Time-blocking helps in this by letting you couple a few tasks and their subtasks into coherent blocks. For example, you could have a Blog Writing block, like what I use right now, in which I do a couple of related tasks - writing all the paragraphs, writing some meta-information about the blog, designing the page, sharing it on social media, etc.
3. Plan for Buffer
If you can be sure about one thing about productivity, it is that a task has a much bigger chance of taking longer than expected, rather than shorter.
When you start using the previous concept, time-blocking, you may easily fall in the trap of overlooking all your time. When you put a 2 hour gym block right next to a 2 hour study block, you depend heavily on you being able to finish those tasks perfectly on time and being able to transition perfectly smoothly to the next one.
Which, especially if the two tasks require you to change setting, place, clothes, environment, can become impossible to start the next task perfectly on time.
This is where buffer time comes in handy.
Buffer time could be just a few minutes, or even an hour more of time added to a task. The main principle is to estimate how long a given task would take, and add some time to extend the time block, imagining an almost worst-case scenario of things not going your way. That could be - your bus not being on time, your computer being laggy, creativity not striking you the moment you sir down to write, etc. By adding buffer time to your schedule, you won’t be rushing through tasks as much, and you would limit the possibility of stuff going so wrong that your whole schedule goes off-track. This margin of error is crucial to a healthy schedule.
4. Get outside of your room
What could seem rather obvious for the more extroverted people can come as non-instinctual to the more introverted of us.
When you sit down in your room, it is very rarely a dedicated study space. It is usually also the place where you sleep, relax, sometimes eat, generally - the place where you don’t work. And as far as psychology goes, classical conditioning works very efficiently on humans, and the more we associate a given setting with a given task, the more likely we are to perform said task in said setting. This means that over time, it should be getting less and less natural for you to work I your own room, since you do all sorts of activities in there.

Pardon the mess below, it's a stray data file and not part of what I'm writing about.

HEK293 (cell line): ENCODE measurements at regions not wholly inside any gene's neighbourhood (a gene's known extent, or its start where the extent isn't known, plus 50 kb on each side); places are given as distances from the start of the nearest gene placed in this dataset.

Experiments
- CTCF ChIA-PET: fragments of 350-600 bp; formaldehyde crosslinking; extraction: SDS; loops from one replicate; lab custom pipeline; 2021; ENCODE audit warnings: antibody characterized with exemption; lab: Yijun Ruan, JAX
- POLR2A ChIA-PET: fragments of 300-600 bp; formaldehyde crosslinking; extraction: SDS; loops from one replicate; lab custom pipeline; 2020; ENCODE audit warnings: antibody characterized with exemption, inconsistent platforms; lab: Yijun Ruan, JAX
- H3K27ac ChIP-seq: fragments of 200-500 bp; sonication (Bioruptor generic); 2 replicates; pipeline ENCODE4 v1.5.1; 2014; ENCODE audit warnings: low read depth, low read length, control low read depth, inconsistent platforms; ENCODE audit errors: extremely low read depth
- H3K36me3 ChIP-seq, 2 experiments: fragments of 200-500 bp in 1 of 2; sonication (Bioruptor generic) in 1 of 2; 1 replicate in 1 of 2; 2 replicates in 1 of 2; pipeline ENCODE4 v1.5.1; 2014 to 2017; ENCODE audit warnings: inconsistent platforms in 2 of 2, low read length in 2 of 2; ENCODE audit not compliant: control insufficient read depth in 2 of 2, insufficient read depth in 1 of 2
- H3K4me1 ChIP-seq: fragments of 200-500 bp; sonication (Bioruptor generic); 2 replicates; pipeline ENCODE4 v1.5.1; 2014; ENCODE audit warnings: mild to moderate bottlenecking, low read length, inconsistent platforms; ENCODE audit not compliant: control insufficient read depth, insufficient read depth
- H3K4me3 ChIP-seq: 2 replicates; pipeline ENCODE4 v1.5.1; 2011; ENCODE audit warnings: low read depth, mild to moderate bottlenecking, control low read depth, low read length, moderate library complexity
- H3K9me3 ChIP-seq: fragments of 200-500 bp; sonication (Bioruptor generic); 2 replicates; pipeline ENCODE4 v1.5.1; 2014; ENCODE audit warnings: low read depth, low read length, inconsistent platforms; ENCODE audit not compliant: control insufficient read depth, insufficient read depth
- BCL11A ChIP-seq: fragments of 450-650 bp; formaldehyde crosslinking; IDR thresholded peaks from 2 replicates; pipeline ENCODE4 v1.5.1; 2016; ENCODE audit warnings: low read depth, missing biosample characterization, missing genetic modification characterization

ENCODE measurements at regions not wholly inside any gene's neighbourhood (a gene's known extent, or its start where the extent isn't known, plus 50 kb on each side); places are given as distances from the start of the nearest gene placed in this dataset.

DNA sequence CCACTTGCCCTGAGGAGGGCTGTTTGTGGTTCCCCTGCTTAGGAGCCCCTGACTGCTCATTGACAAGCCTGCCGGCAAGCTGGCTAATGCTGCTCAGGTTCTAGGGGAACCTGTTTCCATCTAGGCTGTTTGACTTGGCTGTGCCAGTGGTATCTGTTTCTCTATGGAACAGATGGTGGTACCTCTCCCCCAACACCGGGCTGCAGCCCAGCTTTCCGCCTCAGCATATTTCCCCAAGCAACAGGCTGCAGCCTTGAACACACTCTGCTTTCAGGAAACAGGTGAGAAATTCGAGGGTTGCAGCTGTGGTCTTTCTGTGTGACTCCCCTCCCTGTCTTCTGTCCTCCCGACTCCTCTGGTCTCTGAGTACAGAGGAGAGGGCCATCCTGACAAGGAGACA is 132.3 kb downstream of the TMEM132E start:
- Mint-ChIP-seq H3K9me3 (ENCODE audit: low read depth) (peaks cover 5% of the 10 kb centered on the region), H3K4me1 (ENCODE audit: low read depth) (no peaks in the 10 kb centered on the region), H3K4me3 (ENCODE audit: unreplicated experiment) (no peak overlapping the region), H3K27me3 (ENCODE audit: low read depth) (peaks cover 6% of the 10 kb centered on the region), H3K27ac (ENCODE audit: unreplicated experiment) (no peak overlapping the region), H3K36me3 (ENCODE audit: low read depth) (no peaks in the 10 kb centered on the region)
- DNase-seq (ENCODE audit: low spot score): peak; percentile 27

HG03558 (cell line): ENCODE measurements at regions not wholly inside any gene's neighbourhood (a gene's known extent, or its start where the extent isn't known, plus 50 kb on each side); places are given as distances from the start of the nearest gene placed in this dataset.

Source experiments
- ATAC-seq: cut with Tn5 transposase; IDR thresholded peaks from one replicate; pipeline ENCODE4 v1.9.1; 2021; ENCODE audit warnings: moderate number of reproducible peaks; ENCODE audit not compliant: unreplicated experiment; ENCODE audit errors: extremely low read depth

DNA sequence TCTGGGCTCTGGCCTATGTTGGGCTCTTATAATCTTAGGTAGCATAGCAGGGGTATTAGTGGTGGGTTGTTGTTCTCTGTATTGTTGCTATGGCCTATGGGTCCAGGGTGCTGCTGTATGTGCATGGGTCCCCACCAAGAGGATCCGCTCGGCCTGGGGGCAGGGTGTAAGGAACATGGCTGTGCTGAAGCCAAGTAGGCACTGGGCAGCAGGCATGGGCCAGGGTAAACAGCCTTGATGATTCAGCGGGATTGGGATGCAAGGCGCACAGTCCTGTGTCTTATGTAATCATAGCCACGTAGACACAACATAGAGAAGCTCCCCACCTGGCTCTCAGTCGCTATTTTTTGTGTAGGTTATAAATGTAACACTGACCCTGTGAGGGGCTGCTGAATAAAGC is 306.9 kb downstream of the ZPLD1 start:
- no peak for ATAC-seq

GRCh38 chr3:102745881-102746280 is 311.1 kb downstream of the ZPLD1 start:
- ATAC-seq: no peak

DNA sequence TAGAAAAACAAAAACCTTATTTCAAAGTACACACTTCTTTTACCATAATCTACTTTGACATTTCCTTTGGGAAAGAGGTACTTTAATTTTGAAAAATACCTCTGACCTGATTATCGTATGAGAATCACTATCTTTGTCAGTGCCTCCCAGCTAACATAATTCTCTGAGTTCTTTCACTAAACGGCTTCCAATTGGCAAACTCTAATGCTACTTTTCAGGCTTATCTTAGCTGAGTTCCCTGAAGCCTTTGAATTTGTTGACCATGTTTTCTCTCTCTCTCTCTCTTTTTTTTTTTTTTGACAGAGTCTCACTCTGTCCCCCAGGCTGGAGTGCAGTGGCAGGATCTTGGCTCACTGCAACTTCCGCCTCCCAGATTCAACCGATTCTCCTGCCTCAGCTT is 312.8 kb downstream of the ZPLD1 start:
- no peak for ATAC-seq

This is where the library, coffee shops, other people’s places, common rooms, become so useful in one’s studying. Since there is a constant feeling of novelty attached to those places you don’t visit as often, it almost feels fun to study there, and definitely feels more productive.
On top of that, you have the added bonus of not having all your distractions (fridge, bed, TV) right in front of you as you’re trying to study.
5. Coffee is not Water
Now, this line may seem absurd, but if you’re a coffee-enjoyer like myself, you’ll know how easy it is to go overboard with 1, 2, even 5 cups of coffee per day, mostly in an attempt to constantly boost your productivity. However, coffee is not water, and its effect on the organism as a stimulant shouldn’t be underestimated.
The caffeine in coffee truly does affect your mental and physical performance, and it’s the reason why athletes and students alike tend to take it in big quantities.
However, you quickly get desensitised to the effects of caffeine, and as with any other stimulant, you start needing it more and more to keep feeling the same effect. The withdrawal symptoms also aren’t pleasant.
This is why coffee should be used minimally, enough to keep you at your optimal study levels without burning you out. Also, generally caffeine remains in your bloodstream for far longer than you’d expect, and if you tend to have coffee later than 2 pm, it may explain the difficulties you may have falling asleep.
 What is active recall? How to use it to ace your exams. (2020, October 29). Brainscape Academy. https://www.brainscape.com/academy/active-recall-definition-studying/